Balto

by Bethany from Roseville

"Each dog on Kaasen's team had an important position, but it was the leader, Balto, who guided them through safely."
Balto and sledder Gunnar Kaasen (www.baltostory.net (unknown creator))
Balto and sledder Gunnar Kaasen (www.baltostory.net (unknown creator))

There are a lot of different features that one must have to be a hero. A hero is typically known as a person who is noble and courageous, one who helps others and is admired by many. I disagree with this analysis; a hero does not have to be a person. My hero is not a human, and yet he saved lives while risking his. He never gave up in tough times and persevered for the benefit of those who never cared for him. My hero is Balto, the sled dog who saved the city of Nome, and though he may not be the expected species, he is more of a hero than most humans ever will be.

Balto was born in the year 1919 in Nome, Alaska. He was a mostly-black Siberian husky, though some believe he was part wolf. Balto was born and raised as a sled dog for his owner, Gunnar Kaasen. However, Balto was known to be a poor leader. He was never put in the front during a run, and his reputation was subpar. This all changed when something hit the city of Nome in the dead of winter: diphtheria. 


Balto and his team after reaching Nome. (www.animalplanet.com ())
Balto and his team after reaching Nome. (www.animalplanet.com ())

Diphtheria is a disease that, at the time, was deadly. It causes sores, bleeding, swollen necks, swollen glands, and especially troubled breathing. Diphtheria swept through Nome, and nearly the entire child population was diagnosed with the epidemic. Nome called for help and discovered that the closest serum was nearly one thousand miles away in Anchorage. Transporting the cure was nearly impossible; the helicopters couldn't fly in the weather, the boats were iced in, and the train tracks were covered. There was only one thing left to do: travel by sled.

Kaasen with Balto after Serum Run ( www.nytimes.com)
Kaasen with Balto after Serum Run ( www.nytimes.com)

Relay teams were set up over the state for the Serum Run of 1925. Gunnar Kaasen, Balto's sledder, waited to cover the final leg of the race to Nome. Due to injured dogs, he reluctantly put Balto as his lead. It took over five days for the serum to reach Kaasen's team, and then they were off on the hardest ride they'd ever taken.

Balto led his team through a brutal blizzard. There was so much snow that Gunnar Kaasen recalled, ''I honestly could not lift a hand to my face and say I saw a single finger.'' Balto raced through winds of 50 mph, blinding snow, dangerous terrain, and subzero temperatures that were as little as -60 degrees Fahrenheit. Gunnar and his dogs lost the trail many times in the storm, but never Balto. When the team had nothing left and Kaasen decided to rest for the night, Balto pulled forward and never paused his journey. He even saved Kaasen from drowning in the freezing Topkok River. Because of Balto, Gunnar Kaasen's sled dog team covered the 53 treacherous miles to Nome in just 20 hours. The city was saved, and Balto was a hero."It was Balto who led the way," Kaasen told a reporter. "The credit is his."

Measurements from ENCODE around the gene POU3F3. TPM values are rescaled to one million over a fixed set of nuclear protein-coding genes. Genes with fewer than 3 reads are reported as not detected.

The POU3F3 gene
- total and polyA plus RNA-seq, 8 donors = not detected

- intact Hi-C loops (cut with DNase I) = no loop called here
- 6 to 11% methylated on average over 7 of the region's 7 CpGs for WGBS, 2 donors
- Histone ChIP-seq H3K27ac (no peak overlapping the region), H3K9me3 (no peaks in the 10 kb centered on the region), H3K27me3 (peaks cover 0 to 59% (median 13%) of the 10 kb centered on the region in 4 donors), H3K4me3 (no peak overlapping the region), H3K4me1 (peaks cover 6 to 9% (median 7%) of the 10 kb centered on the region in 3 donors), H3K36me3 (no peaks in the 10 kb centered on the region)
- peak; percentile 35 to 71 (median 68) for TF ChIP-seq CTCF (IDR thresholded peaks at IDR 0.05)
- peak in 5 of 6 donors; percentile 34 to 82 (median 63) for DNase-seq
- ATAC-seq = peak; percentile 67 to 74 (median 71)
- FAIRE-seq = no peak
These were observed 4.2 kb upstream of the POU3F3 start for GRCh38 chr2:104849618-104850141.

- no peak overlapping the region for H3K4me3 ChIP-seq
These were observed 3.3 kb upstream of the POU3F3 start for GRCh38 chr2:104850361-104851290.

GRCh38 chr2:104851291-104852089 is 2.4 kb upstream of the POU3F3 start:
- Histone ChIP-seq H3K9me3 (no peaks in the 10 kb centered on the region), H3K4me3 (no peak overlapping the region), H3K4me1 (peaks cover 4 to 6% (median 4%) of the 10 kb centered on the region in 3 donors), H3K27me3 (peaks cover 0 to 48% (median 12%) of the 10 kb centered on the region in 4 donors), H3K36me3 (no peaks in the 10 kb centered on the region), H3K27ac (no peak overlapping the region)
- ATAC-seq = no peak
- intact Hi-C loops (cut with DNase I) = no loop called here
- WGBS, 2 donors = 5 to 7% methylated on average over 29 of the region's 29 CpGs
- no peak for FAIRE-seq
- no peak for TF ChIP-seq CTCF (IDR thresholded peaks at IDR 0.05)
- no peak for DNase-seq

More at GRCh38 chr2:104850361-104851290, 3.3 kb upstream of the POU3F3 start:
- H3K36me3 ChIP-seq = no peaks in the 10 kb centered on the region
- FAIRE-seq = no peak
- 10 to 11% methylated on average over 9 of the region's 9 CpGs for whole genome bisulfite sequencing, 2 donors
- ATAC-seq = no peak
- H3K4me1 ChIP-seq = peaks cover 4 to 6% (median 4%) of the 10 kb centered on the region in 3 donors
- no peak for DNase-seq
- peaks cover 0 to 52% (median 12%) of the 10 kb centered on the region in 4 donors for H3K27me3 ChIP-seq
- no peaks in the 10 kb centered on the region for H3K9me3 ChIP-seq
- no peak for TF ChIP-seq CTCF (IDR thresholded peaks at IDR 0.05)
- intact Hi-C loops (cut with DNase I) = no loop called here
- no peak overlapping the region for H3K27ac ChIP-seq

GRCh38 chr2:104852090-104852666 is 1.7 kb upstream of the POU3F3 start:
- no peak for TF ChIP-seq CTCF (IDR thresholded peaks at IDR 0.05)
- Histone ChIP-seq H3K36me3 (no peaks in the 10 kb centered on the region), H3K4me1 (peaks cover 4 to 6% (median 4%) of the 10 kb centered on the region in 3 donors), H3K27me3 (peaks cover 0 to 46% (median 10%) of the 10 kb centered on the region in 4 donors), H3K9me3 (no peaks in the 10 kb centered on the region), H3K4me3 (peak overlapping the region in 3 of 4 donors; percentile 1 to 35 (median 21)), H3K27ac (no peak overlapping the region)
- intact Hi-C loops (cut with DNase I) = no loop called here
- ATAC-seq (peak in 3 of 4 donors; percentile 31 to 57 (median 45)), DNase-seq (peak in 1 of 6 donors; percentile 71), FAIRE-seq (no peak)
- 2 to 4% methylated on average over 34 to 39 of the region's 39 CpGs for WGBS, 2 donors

The word of Balto spread like a wildfire. Soon, the once unwanted sled dog was the nation's topic; everyone was in awe. Kaasen and Balto toured throughout the country by popular demand. Multiple movies, such as ''Balto the Sled Dog'', were made. A statue of Balto was put up in Central Park with a plaque reading, ''Dedicated to the indomitable spirit of the sled dogs that relayed antitoxin six hundred miles over rough ice, across treacherous waters, through Arctic blizzards from Nenana to the relief of stricken Nome in the Winter of 1925.'' The famous sled dog race known as The Iditarod, which is held annually in Alaska, is the same course as the Serum Run and is dedicated to Balto and the other sled dogs involved in 1925. 

As you can see, Balto, though now dead, is a major hero with a story that will live on forever. He is heroic for many reasons, like how his actions saved an entire city. However, it is not just that he helped others. Balto beat the odds; he proved everyone wrong. Balto's tale gives hope to all other underdogs, those who feel like they can't do anything, and those who have been told that they're not good enough--or that they just can't. So, Balto the sled dog has been a huge help, not only in the past, but now and for many years to come.

Page created on 12/11/2014 12:00:00 AM

Last edited 12/11/2014 12:00:00 AM

Related Links

A Race for Life - A story of Balto and the Hero Dogs of Alaska
Spirit of a Racer - The story of Balto and other day-to-day sled dogs

Extra Info

Books: The Bravest Dog Ever: The Story of Balto; The Incredible Life of Balto; Balto and the Great Race

Movies: Balto; The True Story of Balto; Balto, the Dog who Saved Nome; Balto the Sled Dog

Bibliography

unknown. "Sled Dogs and the Serum Run of 1925." [Online] Available www.pbs.org/sled-dogs.

unknown. "Balto." [Online] Available www.wikipedia.com/balto.

unknown. "Balto the Sled Dog of Nome." [Online] Available www.centralparknyc.org/balto.

unknown. "Balto the Siberian Husky." [Online] Available www.sibrescue.com/balto.

unknown. "Balto Central Park ." [Online] Available www.nycgovparks.org/monuments.